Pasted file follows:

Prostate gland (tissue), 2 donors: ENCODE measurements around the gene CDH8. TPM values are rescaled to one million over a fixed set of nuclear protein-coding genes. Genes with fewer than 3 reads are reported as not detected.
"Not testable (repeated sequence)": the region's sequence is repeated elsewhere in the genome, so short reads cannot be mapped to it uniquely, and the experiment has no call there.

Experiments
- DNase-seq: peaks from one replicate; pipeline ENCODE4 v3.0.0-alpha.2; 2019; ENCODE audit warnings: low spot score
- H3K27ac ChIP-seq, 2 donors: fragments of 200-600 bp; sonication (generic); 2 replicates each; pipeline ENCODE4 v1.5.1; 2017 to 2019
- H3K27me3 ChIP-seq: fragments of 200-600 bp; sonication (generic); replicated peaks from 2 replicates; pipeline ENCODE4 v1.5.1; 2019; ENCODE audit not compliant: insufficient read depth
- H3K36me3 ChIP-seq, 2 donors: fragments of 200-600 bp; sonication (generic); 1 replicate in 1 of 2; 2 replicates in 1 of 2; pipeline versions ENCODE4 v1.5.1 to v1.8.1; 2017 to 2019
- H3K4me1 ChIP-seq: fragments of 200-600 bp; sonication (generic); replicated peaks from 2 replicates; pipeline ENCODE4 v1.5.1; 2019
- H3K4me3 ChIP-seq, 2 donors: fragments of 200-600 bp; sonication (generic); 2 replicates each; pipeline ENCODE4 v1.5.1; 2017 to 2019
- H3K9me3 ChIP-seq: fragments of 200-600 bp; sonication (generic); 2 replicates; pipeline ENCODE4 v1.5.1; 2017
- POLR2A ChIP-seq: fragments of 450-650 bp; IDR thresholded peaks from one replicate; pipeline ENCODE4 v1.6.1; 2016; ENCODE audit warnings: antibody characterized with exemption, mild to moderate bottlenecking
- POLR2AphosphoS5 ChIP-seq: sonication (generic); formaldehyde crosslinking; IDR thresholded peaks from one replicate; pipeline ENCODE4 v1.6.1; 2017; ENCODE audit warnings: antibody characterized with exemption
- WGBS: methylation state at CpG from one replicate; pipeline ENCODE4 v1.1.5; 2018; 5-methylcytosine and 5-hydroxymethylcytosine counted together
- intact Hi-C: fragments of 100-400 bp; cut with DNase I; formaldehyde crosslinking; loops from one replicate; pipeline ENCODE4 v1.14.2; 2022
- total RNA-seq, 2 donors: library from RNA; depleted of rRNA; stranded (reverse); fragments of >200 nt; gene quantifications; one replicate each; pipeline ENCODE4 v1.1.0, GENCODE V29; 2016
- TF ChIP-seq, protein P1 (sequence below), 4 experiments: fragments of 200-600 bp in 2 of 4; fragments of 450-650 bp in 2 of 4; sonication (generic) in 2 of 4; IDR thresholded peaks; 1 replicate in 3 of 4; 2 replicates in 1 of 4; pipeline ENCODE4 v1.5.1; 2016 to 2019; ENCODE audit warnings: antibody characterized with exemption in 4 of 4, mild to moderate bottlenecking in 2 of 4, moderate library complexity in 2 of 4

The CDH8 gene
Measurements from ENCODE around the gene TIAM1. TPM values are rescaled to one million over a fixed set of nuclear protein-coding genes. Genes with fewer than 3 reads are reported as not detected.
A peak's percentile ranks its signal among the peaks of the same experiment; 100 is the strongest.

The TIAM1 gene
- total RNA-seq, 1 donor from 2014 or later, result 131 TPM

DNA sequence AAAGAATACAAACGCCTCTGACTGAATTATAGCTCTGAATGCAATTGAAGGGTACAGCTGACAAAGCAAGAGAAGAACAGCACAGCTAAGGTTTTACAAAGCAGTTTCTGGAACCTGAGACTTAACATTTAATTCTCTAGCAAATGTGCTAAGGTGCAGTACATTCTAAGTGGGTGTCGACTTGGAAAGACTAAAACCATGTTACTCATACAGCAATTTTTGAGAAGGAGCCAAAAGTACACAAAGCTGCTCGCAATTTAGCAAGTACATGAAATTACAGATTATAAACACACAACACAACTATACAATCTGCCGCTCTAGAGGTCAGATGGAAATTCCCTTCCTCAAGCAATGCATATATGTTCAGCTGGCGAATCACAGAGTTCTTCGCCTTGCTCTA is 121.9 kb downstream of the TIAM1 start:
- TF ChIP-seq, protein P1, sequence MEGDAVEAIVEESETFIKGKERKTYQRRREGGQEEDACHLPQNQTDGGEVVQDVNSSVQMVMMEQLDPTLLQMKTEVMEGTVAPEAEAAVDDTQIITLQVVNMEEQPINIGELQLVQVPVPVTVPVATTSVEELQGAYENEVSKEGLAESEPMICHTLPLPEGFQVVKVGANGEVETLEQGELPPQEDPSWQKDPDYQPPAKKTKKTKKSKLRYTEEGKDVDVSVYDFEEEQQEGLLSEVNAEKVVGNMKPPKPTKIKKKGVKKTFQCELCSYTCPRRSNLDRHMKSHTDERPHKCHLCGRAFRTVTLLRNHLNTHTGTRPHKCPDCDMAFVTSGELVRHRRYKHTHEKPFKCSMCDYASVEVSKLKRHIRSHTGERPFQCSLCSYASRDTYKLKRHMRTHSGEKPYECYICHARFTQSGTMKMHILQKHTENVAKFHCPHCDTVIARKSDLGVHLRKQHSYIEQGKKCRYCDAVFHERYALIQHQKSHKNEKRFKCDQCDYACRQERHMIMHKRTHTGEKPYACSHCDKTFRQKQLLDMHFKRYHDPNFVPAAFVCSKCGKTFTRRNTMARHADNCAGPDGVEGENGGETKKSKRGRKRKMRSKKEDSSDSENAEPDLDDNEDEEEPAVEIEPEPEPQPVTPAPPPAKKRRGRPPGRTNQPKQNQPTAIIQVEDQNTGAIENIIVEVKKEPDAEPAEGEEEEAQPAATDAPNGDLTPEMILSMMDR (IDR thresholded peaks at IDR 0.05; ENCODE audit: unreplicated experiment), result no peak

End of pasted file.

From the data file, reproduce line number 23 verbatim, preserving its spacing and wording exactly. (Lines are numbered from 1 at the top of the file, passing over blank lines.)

- TF ChIP-seq, protein P1, sequence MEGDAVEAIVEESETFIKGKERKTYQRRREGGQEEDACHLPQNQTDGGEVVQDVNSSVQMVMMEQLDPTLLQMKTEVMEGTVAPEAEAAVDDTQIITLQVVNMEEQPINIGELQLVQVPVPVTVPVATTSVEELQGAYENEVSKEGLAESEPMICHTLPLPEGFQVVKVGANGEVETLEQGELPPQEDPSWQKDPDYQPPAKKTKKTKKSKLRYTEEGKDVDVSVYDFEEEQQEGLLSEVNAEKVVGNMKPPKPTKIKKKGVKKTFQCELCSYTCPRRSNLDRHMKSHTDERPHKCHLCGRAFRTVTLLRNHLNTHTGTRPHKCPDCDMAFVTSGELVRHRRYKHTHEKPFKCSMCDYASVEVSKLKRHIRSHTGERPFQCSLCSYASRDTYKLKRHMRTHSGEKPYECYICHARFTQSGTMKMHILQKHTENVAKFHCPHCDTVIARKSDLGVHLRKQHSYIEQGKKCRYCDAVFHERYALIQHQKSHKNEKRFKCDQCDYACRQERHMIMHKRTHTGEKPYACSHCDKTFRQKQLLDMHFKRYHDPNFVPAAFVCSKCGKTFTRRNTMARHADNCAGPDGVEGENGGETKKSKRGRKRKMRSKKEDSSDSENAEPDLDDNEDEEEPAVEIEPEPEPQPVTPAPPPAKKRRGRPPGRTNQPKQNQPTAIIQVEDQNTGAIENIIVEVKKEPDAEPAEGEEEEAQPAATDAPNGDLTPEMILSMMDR (IDR thresholded peaks at IDR 0.05; ENCODE audit: unreplicated experiment), result no peak